Addressing management issues

Edited by Christopher S. Frings PhD, CSP

Asking for a raise

How should I go about asking
for a salary increase? We have not had one in 18 months, and I do not think this is fair.

Most people believe that they
should be paid more! One of the best ways to increase compensation is to demonstrate you can do more than the job requires. Adding duties is one way of justifying a pay increase.

Larry Crolla recommends, If you want a raise, ask for it! People do not typically volunteer money. Have ready all of your performance improvements and possible salary histories in nearby institutions, in case questions arise. Do not whine about it or beat around the bush. This is a business issue. Treat it as such. State the fact that you have not had a raise for 18 months. Your question also brings up another issue: Is
not getting a raise unfair? It would only be unfair if everyone else got a raise and you did not if your work performance was on a par with theirs. There is no law or rule that says anyone has to give raises. Employers only do that to keep their employees. Maybe this is a signal or maybe the institution is financially strapped or as I stated before no one likes to voluntarily give away their money.

Alton Sturtevant points out, In preparation for your discussion, you should gather information relating to comparable rates in your area. This information should be available through professional associations. You should also ask your human resource department for pay scales for your job to determine where you fit (for example, first quartile). This will allow you to know if you are being paid appropriately for your training and experience. You should ask for a performance evaluation to determine how management perceives your job performance. At that time, you should discuss your salary level and your concern relating to no increase during the last 18 months. If salary increases are frozen by the company, then your choice is to stay and wait for a raise, or look for another job.

According to Marti Bailey, Since most healthcare facilities are not raking in the dollars, the expectation of consistent annual raises becomes less realistic. You need to understand your facilitys past performance in awarding raises, its current fiscal state and also what type of plan is generally used when raises are awarded. If the program in the past included all employees in the salary-increase process (rather than being department-specific or individually awarded), then you will be hard-pressed to make any headway until your facility is ready to gear up the program again. On the other hand, if you know that others in your facility have received raises, but you and your immediate coworkers have not, you might have a better chance of success.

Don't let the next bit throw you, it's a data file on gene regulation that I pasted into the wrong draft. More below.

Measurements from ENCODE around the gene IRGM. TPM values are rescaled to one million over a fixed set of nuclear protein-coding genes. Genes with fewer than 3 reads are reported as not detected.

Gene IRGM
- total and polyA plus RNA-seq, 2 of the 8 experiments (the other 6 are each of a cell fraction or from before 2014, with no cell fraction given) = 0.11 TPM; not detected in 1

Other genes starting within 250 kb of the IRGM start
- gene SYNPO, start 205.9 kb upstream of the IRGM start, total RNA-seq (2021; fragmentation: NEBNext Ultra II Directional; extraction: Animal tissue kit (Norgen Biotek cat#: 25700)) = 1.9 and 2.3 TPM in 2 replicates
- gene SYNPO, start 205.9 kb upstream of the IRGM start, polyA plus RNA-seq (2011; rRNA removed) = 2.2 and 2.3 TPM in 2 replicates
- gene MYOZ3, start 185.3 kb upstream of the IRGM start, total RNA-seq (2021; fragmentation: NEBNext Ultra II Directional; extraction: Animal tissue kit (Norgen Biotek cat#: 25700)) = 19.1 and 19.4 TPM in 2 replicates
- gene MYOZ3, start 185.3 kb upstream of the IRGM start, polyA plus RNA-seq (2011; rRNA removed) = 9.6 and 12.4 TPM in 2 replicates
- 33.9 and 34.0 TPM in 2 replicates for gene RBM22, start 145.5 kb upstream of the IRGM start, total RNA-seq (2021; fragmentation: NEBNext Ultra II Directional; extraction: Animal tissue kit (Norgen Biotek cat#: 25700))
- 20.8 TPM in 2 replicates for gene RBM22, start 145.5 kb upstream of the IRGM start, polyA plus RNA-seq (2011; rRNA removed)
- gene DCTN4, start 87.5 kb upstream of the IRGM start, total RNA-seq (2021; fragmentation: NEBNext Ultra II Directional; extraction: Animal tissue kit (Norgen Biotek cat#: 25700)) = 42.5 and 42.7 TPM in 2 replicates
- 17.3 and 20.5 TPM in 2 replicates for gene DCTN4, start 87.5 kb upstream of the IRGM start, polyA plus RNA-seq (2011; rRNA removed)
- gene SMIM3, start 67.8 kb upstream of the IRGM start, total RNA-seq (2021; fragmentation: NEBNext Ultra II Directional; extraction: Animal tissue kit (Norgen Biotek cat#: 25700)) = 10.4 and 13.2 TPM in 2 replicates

One thing you definitely want to consider is your benefits package. If there has not been a decrease in your benefits or an increase of shared costs, such as health insurance on the employees part, consider yourself fortunate. I have seen cases of an increase in employee cost for health insurance that has ostensibly cancelled out a concomitant salary increase.

Ms. Bailey adds, I recommend that you have an open and honest conversation with your boss about your salary concerns. Hopefully, the result of this will be a clearer understanding for you of what your chances are of seeing a raise in the near future. But remember that longevity is not an entitlement to a raise. I am certain there are plenty of businesses that have not increased employee salaries over the past year. It would be fiscally unsound to raise salaries when profits have dropped and that has been the case for a lot of businesses. Depending on the outcome of your conversation with your boss, you may want to check if there are other jobs in or out of your area that you feel have a more equitable salary scale. It has been shown that it pays an employee to move around to new jobs. Employees who stay at one job for more than a few years and do not get promoted tend to see their salaries stagnate. At this point, they are likely to be hired into a new job at a higher salary than they are making at their current job.

Bottom line. When asking for an increase in salary compensation, make certain to justify the increase in one or more ways. Examples include:

  • Show you are getting less than you should according to your companys salary scale.
  • Prove that your position is paid more at other laboratories in your area.
  • Demonstrate how you are worth more by offering to increase your responsibilities and duties.

Remember that longevity is not entitlement to a raise and that your benefits package is part of your total compensation.

Christopher S. Frings is an internationally known consultant and speaker on the topics of leadership, managing change, time management, reaching goals, and stress management. His consulting firm, Chris Frings & Associates, is in Birmingham, AL.

August 2003: Vol. 35, No. 8

© 2003 Nelson Publishing, Inc. All rights reserved.